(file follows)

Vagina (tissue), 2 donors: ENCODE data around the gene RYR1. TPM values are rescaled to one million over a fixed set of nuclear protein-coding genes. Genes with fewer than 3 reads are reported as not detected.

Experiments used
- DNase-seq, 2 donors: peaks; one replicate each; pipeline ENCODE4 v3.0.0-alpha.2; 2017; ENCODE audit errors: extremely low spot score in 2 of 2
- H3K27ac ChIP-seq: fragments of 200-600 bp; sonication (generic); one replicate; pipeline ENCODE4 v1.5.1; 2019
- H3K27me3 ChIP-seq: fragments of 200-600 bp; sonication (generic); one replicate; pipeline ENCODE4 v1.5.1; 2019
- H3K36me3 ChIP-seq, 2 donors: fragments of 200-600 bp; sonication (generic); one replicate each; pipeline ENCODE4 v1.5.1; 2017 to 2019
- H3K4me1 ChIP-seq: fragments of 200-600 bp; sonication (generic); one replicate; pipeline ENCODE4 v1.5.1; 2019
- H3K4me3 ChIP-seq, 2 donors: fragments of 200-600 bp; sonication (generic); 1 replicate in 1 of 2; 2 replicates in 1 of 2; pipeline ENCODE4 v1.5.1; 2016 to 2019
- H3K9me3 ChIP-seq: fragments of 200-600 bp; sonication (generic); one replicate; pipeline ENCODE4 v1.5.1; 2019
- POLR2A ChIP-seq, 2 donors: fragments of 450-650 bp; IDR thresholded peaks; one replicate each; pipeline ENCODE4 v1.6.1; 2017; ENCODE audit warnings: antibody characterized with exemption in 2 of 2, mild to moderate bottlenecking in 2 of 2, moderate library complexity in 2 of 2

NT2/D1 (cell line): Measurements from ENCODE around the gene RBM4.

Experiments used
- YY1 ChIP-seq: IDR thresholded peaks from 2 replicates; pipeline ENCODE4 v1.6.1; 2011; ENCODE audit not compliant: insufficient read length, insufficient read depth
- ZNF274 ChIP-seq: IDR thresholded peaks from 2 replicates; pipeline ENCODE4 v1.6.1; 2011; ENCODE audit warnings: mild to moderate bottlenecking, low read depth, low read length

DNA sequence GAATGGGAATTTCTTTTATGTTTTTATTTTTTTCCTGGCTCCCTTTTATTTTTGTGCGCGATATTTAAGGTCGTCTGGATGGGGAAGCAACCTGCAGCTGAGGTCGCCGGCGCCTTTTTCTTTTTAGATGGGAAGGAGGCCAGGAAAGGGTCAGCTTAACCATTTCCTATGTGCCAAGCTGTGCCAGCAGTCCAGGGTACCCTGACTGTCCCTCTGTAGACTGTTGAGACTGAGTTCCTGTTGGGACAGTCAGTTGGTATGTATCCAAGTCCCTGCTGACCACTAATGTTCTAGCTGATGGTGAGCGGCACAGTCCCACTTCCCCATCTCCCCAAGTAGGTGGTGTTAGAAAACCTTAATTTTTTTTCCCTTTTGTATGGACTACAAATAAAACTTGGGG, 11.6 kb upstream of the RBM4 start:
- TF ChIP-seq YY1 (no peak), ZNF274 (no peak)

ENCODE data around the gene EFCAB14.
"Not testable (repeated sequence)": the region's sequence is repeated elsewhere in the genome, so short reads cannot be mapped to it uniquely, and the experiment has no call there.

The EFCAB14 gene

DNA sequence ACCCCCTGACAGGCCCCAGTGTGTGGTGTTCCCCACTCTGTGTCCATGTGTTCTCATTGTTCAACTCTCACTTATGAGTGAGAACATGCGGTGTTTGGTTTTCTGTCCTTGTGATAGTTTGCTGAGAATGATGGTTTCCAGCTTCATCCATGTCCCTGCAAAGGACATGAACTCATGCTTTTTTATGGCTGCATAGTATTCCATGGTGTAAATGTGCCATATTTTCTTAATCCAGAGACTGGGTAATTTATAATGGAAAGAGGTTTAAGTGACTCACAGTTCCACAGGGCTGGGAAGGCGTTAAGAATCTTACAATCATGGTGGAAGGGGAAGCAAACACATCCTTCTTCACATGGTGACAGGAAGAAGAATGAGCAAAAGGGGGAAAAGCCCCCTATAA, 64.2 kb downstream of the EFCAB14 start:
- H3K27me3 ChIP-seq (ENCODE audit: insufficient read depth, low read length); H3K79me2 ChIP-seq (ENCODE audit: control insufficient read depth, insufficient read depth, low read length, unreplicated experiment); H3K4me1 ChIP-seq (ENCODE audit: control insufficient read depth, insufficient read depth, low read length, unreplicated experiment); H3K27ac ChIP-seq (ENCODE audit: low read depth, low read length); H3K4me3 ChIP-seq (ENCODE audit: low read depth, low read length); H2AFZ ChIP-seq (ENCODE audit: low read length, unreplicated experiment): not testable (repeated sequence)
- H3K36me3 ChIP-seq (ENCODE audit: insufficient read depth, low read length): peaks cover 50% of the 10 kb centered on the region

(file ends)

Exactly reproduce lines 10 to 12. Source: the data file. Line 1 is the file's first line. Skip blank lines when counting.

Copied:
- POLR2A ChIP-seq, 2 donors: fragments of 450-650 bp; IDR thresholded peaks; one replicate each; pipeline ENCODE4 v1.6.1; 2017; ENCODE audit warnings: antibody characterized with exemption in 2 of 2, mild to moderate bottlenecking in 2 of 2, moderate library complexity in 2 of 2

NT2/D1 (cell line): Measurements from ENCODE around the gene RBM4.

Experiments used